Virtù_e_due_scene_02Well, it’s coming up on Thanksgiving weekend and I’m guessing that Neal’s busy heading home to spend time with his family. So, I’ll be giving your philosophy challenge this week. One of the paper’s that my students have to write is a comparison between the beliefs of Augustine of Hippo and Thomas Aquinas. In short, Augustine essentially argued that, while man was created good, he was corrupted by sin and thus was thoroughly wicked. Augustine argued that the concept of goodness was embodied in a relationship with God, and that outside of this relationship there was no good. He didn’t deny the classical virtues (i.e. wisdom, temperance, justice, and courage) presented by Plato, but he did deny that these virtues were good in and of themselves. Actually, he argued that these virtues, in the absence of a relationship with God, would encourage a love of self, instead of a seeking after God, and thus that they were evil outside of such a relationship.

Aquinas, on the other hand, essentially argued that man was inherently good (actually, Aquinas argued that the natural must inherently be reasonable, and the reasonable must inherently be good, thus all things that are natural are good). Aquinas separated the concept of good into human goodness, embodied in the cardinal virtues (i.e. Plato’s classical virtues), and divine goodness, embodied in the theological virtues (faith, love, and charity). Aquinas argued that human goodness was achievable through the use of natural reason, but that divine goodness was achievable only through a relationship with God. The latter is similar to Augustine’s view. However, unlike Augustine, Aquinas did not reject the actual goodness of the cardinal/classical virtues. Instead, he argued that these virtues could provide man with a measure of satisfaction, but that the theological virtues were the only way for man to achieve perfect happiness.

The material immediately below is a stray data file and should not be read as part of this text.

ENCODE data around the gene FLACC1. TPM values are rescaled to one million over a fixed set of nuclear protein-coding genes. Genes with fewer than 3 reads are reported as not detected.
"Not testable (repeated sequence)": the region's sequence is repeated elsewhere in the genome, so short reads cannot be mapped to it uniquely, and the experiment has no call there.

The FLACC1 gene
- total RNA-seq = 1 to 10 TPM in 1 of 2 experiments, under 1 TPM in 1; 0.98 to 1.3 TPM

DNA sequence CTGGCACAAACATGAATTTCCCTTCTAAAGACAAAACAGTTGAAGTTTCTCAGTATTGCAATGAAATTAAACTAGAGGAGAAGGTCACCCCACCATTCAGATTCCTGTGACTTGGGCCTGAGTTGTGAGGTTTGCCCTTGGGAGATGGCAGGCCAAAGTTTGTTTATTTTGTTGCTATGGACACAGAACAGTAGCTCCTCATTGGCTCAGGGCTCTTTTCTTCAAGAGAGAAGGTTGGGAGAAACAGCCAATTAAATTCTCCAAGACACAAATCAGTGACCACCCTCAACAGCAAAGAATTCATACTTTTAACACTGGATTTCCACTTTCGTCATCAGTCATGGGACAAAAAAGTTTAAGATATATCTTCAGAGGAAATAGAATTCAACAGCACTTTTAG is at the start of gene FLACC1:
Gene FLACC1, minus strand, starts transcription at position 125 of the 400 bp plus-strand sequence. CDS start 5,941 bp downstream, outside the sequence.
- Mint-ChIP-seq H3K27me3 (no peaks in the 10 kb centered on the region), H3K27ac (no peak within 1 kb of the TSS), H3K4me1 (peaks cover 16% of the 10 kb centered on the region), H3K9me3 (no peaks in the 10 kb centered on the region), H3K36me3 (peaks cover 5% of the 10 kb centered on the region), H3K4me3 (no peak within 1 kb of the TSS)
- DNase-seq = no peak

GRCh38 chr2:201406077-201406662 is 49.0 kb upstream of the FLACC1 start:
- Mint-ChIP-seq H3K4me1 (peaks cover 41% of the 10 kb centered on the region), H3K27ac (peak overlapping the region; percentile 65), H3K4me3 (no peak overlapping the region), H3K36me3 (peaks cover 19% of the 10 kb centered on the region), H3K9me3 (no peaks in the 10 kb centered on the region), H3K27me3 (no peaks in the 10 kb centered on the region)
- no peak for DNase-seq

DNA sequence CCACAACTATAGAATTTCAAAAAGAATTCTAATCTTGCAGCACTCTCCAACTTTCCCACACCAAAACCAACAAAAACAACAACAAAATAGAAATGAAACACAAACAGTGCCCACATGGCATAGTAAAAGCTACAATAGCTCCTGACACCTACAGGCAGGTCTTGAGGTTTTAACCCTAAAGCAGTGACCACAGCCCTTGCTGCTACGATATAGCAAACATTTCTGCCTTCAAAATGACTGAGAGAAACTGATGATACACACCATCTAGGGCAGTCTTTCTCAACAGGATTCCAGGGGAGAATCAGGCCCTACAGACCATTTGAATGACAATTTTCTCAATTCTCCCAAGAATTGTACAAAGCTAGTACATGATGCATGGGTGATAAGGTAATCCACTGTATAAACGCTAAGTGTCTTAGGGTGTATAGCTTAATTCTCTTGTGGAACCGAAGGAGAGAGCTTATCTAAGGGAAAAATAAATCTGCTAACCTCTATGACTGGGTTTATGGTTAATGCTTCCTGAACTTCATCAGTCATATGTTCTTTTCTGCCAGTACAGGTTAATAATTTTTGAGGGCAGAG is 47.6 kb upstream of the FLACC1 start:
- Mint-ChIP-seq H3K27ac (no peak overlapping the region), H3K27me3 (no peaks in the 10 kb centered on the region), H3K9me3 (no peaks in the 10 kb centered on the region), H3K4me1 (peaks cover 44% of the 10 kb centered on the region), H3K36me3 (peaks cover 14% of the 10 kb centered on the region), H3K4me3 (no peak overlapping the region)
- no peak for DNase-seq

So, your challenge today, should you choose to accept it (:D) is to write a story of 500 to 1000 words explaining whether you support Aquinas’ or Augustine’s view of human morality, or if you think they were both full of crap and option C (whatever that might be) is a better choice.

P.S. Augustine was also much more prone to entertain vaguely Gnostic ideas than Aquinas was. However, Aquinas generally has a more difficult time accounting for the influence of original sin.

One thought on “Philosophy Challenge of the Week

Leave a Reply

Fill in your details below or click an icon to log in: Logo

You are commenting using your account. Log Out /  Change )

Twitter picture

You are commenting using your Twitter account. Log Out /  Change )

Facebook photo

You are commenting using your Facebook account. Log Out /  Change )

Connecting to %s